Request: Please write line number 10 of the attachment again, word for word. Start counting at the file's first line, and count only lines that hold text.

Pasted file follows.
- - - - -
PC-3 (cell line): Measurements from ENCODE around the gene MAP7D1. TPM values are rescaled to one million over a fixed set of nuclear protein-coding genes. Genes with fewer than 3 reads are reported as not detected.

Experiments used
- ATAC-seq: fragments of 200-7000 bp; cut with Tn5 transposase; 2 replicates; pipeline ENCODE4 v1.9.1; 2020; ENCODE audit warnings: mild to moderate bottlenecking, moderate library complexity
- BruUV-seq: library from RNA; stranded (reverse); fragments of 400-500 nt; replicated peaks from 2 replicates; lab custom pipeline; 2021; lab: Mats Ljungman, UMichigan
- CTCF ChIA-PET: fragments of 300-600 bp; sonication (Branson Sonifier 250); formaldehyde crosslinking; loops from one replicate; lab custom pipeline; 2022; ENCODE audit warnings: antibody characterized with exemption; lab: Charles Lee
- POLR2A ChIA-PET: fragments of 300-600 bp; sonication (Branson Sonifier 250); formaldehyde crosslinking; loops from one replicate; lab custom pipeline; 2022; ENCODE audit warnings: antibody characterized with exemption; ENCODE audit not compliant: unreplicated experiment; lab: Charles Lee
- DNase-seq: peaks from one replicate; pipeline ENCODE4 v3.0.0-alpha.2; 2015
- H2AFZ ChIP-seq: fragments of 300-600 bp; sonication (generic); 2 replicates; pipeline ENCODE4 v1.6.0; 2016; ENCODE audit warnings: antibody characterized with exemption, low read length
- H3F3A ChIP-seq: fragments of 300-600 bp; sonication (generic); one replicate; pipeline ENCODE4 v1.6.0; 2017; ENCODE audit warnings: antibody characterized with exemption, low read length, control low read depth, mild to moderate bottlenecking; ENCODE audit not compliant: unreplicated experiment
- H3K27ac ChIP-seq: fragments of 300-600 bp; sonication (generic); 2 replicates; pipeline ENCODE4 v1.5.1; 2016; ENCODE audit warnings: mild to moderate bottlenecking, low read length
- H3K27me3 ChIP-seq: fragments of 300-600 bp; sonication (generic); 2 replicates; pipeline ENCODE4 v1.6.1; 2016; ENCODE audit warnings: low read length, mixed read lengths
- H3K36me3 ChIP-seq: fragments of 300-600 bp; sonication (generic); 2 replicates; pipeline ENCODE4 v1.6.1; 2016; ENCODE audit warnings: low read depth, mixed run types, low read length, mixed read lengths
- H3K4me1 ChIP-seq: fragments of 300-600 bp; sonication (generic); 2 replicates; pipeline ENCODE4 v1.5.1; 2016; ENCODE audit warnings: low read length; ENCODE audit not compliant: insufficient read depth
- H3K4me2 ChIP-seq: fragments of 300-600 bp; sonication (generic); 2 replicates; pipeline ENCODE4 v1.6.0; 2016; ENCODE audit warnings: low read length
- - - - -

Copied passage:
- H3K27ac ChIP-seq: fragments of 300-600 bp; sonication (generic); 2 replicates; pipeline ENCODE4 v1.5.1; 2016; ENCODE audit warnings: mild to moderate bottlenecking, low read length